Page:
Mapping Needham, 1771-1970
On view at the History Center now!
aps of Needham, from the 18th through the 20th centuries, show the rapid pace of change in our town. Before 1900, streets were few, and houses were so sparse that each one could be plotted on the map and labeled with the name of the owner. As time went on, the maps show the moving of the town center, the frequent subdivision of open land into neighborhoods, and Needham’s transition from a farming town, to a manufacturing town, to a densely-populated residential suburb. These maps also give a good view of the local topography – the steams, ponds, marshes, and woodlots that once formed the town’s treasured economic resources, and how they became less visible (and less important) as the town changed.
Click on thumbnail images below for detailed maps.
Barachaiah Mason, 1771 – This is the oldest known map of Needham. The town had a population of about 900 people and 200 households – few enough that each house could be marked on the map and labeled with the owner’s name. In 1771, the Town of Needham included what are now the towns of Needham, Wellesley, and parts of Natick (known as the “Needham Leg”). The Needham History Center owns a transcription of this map, but the original resides in the MA State Archives.
Asa Kingsbury, 1836 – Drawn fifty years after the Mason map, this map shows the loss of the ‘Needham Leg,’ which returned to Natick in 1797. It also shows topography and resources – small hills, rivers, ponds and reservoirs, woodlots, and swampy meadows. Like the earlier map, every house in Needham is marked and labeled; this was a consistent feature of Needham maps until about 1910, when the density of roads and houses made this impractical. (Note – annotations in red, circa 1840).
Henry F. Walling’s Map of Needham, 1856 – One of the most detailed and beautiful of the historic maps. This map captures important changes during the 1830s and 40s, including the two new railroad lines from Boston, and early signs of the shift from the old center toward the new center growing in the Great Plain. The 1836 and 1856 maps were made in response to an 1829 state law that required towns to conduct surveys every five years to maintain the accuracy of the state map.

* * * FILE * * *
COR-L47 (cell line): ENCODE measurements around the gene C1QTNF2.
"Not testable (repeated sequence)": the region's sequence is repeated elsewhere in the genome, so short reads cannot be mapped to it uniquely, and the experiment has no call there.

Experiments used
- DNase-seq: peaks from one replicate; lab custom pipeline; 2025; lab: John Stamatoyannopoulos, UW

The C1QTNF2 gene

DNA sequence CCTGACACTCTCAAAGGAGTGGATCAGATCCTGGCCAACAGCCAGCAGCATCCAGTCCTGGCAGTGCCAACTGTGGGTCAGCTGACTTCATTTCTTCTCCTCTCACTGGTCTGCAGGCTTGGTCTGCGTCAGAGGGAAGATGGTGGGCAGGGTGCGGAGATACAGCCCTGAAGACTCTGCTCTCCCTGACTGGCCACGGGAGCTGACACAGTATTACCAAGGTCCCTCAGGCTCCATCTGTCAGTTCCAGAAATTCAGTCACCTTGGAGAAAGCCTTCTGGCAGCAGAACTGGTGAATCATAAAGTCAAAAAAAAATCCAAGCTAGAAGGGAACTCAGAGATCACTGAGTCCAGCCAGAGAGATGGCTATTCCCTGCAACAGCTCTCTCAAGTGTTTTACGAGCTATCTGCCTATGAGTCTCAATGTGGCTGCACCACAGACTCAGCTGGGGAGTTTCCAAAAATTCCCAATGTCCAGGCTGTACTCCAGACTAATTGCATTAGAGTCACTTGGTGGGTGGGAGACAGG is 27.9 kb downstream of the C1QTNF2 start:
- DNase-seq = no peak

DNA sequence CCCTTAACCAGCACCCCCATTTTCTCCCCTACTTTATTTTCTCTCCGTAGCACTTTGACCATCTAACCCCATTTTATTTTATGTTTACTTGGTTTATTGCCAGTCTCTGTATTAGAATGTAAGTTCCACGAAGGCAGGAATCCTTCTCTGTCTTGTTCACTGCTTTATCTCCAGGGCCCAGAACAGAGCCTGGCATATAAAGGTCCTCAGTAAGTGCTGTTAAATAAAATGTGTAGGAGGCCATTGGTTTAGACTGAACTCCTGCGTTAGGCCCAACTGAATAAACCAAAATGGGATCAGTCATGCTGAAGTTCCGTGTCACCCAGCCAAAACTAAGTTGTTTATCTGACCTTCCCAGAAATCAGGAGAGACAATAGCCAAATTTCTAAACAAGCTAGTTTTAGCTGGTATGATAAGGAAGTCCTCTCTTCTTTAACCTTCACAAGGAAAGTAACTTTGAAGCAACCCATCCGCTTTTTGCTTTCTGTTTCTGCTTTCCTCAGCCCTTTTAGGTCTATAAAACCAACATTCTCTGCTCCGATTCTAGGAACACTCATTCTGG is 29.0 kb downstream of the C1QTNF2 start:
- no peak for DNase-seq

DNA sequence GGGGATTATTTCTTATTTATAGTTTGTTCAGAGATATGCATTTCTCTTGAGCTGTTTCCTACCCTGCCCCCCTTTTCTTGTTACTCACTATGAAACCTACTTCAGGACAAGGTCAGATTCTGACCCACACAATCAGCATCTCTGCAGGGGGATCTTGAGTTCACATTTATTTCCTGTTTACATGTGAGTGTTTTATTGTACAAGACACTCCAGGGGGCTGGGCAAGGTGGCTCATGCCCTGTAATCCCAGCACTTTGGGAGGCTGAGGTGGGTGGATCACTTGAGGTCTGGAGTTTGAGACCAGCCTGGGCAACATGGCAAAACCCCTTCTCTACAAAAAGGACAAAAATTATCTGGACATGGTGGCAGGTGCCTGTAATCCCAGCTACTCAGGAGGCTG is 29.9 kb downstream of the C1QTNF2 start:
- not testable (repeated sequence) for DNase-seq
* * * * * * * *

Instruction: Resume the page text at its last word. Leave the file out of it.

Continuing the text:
Map of Needham, Sherman Atlas of Norfolk County, 1876 – This map also shows houses and owners, but sacrificed a great deal of elegance and detail to accommodate the increased density of roads and buildings. The town’s population had grown rapidly since 1856, and the greatest changes can be seen in the manufacturing areas around Upper and Lower Falls and along the train tracks – evidence of increased economic activity from the new trains. This is the last map that includes Wellesley, which became an independent town 1881.
Bird’s Eye Map of Needham Center, 1887 – Birds-eye maps became popular display items in the 1800s, and were produced with decorative details to make them look more like pictures than maps. The scale was often distorted to emphasize the town’s more important buildings (town halls, churches, factories, etc). To offset the high cost of production, the publisher would solicit sponsorships from business owners and prominent residents, whose homes or businesses would then be featured as insets around the margin of the map.
Birds Eye Map of Highlandville (Needham Heights), 1887 – The Needham Center and Highlandville maps were part of a birds-eye atlas of Massachusetts, published by O.H. Bailey and Co. of Boston between 1880 and 1890. Oakley Hoopes Bailey was a pioneer in producing these panoramic scenes, and was one of the most prolific creators and publishers of birds-eye maps in the country between 1871 and 1927. It has been suggested that the view was taken from a tethered air balloon, but evidence for this is scarce.